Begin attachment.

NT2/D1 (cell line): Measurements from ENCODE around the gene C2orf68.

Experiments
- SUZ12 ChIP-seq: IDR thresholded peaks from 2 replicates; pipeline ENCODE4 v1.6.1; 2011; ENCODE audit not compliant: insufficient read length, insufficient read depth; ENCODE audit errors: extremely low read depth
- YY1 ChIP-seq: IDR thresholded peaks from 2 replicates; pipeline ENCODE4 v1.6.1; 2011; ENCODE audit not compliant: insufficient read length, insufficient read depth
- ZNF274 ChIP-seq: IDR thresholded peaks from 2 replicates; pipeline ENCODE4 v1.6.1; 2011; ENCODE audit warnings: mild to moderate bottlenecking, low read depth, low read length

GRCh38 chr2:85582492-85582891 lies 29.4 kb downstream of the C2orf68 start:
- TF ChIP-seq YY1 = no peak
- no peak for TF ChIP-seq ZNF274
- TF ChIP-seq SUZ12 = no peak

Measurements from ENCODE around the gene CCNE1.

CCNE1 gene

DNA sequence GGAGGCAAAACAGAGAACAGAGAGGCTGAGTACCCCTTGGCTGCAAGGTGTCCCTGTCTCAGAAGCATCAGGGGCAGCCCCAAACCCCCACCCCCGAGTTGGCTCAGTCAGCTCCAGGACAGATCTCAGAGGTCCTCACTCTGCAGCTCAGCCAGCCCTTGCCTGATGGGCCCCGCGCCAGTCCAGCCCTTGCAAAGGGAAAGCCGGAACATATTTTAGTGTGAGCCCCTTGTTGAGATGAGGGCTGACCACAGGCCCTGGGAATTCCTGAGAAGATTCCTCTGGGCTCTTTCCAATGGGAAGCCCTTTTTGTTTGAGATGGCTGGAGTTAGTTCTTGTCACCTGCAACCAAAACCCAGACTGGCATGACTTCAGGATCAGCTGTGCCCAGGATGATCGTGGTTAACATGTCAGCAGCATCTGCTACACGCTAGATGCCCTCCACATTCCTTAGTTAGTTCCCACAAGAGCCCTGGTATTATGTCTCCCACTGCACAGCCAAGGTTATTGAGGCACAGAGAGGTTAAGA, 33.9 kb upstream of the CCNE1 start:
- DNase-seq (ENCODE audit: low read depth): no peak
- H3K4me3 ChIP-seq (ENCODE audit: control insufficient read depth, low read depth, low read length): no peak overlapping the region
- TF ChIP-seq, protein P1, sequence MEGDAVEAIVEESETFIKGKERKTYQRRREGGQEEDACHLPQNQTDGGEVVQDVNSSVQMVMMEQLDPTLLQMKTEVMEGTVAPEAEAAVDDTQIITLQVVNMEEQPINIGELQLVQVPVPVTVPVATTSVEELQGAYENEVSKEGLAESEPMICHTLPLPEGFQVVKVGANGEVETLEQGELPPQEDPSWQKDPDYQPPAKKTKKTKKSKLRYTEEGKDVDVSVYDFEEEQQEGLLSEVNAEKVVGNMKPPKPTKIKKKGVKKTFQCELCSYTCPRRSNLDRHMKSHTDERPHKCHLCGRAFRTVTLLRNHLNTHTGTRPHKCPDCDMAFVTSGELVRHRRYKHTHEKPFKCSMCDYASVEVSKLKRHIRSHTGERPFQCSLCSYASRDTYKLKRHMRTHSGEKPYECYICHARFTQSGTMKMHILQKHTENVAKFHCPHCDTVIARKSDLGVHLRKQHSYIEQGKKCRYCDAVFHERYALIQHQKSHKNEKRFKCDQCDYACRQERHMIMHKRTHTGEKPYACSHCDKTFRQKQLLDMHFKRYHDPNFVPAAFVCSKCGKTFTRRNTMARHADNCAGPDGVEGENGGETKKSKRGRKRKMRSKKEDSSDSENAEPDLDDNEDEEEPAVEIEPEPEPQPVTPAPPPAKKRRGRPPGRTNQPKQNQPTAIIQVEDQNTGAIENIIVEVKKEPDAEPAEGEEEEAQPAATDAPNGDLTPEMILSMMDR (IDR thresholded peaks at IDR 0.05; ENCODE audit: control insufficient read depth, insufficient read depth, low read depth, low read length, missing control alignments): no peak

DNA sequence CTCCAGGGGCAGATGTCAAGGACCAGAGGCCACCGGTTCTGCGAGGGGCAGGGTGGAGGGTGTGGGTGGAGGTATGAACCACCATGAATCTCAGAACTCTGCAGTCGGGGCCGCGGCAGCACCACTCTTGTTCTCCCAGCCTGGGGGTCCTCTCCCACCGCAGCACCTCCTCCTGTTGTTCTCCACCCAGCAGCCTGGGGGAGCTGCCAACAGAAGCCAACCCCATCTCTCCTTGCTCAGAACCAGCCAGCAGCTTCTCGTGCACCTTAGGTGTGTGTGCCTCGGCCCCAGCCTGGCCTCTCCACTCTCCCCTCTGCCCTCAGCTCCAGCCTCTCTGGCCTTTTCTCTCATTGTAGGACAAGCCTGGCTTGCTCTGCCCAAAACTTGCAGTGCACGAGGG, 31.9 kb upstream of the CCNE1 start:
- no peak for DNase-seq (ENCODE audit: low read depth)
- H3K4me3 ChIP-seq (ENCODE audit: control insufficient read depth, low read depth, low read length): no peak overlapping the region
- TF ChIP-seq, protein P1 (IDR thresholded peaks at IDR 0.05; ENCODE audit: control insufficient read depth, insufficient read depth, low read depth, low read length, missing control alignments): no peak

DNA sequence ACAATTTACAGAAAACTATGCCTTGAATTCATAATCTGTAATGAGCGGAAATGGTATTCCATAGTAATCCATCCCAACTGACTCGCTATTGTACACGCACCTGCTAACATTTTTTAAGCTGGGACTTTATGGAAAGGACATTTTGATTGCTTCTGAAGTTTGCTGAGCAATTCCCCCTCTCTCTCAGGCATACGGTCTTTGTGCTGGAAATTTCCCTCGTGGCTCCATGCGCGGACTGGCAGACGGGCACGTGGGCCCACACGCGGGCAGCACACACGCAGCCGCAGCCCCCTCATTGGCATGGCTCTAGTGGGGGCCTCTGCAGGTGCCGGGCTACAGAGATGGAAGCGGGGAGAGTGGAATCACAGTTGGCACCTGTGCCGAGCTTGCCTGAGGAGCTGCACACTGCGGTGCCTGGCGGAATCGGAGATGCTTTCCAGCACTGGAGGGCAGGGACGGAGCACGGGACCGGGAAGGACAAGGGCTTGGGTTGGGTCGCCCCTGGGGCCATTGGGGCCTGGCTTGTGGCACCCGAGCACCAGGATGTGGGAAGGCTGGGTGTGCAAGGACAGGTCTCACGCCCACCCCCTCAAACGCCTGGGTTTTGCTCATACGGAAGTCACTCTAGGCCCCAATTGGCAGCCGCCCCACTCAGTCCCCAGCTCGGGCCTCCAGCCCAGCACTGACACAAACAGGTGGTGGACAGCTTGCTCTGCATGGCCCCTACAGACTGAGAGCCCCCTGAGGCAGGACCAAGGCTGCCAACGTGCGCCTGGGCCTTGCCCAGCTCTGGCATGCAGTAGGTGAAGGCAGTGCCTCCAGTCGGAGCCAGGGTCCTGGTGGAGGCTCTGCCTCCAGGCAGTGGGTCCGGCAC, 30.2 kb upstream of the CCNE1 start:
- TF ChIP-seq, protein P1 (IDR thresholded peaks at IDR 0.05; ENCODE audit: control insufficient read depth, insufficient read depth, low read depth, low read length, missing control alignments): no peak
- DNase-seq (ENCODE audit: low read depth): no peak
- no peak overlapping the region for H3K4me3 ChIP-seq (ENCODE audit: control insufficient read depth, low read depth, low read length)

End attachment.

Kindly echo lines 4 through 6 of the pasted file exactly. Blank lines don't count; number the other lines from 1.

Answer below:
- YY1 ChIP-seq: IDR thresholded peaks from 2 replicates; pipeline ENCODE4 v1.6.1; 2011; ENCODE audit not compliant: insufficient read length, insufficient read depth
- ZNF274 ChIP-seq: IDR thresholded peaks from 2 replicates; pipeline ENCODE4 v1.6.1; 2011; ENCODE audit warnings: mild to moderate bottlenecking, low read depth, low read length

GRCh38 chr2:85582492-85582891 lies 29.4 kb downstream of the C2orf68 start: